If you follow Embryo online or read any of our website content and blog, you’ll know that we’re a search engine marketing agency that loves content.

We don’t just love it for the sake of it or shout about the importance of content dozens of times a week because we’re a bunch of bookworms…

We love content because Google does. Therefore, it’s not only at the forefront of all of our minds, but it’s at the core of our strategies, too. 

By now, you should understand that having good content on a website is a good thing. But, what makes content ‘good’? 

In this blog, I’ll tell you how you can optimise your content writing based on the latest Google algorithmic changes (as of the time of writing in July 2020 – if you’re reading this in the future, hello from the past) – through utilising natural keywords from an understanding of search intent.

Natural keyword use…

There is a very common misconception inside and outside of the industry that keywords on websites and content have to be ‘shoehorned’ in for SEO purposes and that, in doing so, it makes the content – for want of a better word – trash.

This is completely incorrect.

If you are writing naturally towards the aim of answering a users search intent (which you should absolutely be doing), then the keywords will come naturally. 

When writing this way- you’ll tend to do fairly well organically. 

Google agrees. 

When Google’s BERT algorithm update started rolling out in October of 2019 which I wrote about here  Google doubled down on the content-first approach. Put simply, BERT is an update that allows Google’s algorithms to better understand user’s search intent and rank websites and content based on the context.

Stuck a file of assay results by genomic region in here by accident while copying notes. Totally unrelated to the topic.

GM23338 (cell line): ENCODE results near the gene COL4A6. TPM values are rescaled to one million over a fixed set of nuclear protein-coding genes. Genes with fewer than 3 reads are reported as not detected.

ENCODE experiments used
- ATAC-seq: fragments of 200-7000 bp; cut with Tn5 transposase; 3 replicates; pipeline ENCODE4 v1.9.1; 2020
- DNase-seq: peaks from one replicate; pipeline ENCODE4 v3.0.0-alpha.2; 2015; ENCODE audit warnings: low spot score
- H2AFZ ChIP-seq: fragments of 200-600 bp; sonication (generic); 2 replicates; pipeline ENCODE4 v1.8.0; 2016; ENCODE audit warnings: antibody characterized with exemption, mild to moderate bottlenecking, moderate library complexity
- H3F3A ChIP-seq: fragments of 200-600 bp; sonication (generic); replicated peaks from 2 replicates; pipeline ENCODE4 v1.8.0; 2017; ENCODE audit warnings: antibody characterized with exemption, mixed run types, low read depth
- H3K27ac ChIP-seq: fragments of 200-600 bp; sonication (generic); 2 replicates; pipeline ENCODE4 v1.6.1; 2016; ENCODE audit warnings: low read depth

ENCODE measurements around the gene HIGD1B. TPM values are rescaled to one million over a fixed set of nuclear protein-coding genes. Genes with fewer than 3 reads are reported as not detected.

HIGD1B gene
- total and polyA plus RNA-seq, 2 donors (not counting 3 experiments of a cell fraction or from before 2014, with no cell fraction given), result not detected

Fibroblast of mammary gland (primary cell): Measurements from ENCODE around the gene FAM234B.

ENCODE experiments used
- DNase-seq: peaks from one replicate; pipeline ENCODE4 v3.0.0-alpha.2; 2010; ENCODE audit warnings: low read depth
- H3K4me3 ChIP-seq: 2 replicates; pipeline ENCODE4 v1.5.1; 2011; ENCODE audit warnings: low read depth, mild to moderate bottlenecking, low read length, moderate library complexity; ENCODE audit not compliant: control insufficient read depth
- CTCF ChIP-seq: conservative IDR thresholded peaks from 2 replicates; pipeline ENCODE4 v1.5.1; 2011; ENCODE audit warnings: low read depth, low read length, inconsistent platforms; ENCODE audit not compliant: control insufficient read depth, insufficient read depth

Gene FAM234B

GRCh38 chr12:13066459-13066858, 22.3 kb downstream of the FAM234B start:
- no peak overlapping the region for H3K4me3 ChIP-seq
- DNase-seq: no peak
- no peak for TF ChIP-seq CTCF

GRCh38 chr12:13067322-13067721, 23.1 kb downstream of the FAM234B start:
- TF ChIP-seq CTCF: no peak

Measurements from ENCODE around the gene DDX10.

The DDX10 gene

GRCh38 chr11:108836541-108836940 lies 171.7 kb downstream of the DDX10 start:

So, if you’re writing the way I mentioned before – you’ll be hitting the nail on the head in terms of the latest Google algorithm.

Understand your audience, and what they are wanting

In all areas of marketing, it is crucial (if you want to do well) to utilise empathy to not only understand the users you are marketing to but to understand what it is they are wanting.

This is particularly important for search engine marketing and content marketing.

So, how do you do that? 

  • Discover which keywords your audience is using when searching.
  • Discover how to write content that naturally includes these keywords.

Audience research is essential. And, if you cannot get this straight from somebody in conversation, you may need to resort to a more data-led approach. 

You can even create something as simple as a Google Form to ask your audience directly.

example of utilising google forms for SEO research

 

Fortunately, there are a variety of online tools that you can use to do this kind of research for you, which I recommend if you want to speed up the process and/or are not a fan of the manual research approach. 

However, whichever approach you take to research and understanding your audience, it is an essential step before putting pen to paper (or finger to keyboard) in order to include keywords naturally to optimise your content for SEO without feeling like you are forcing it and shoehorning keywords in.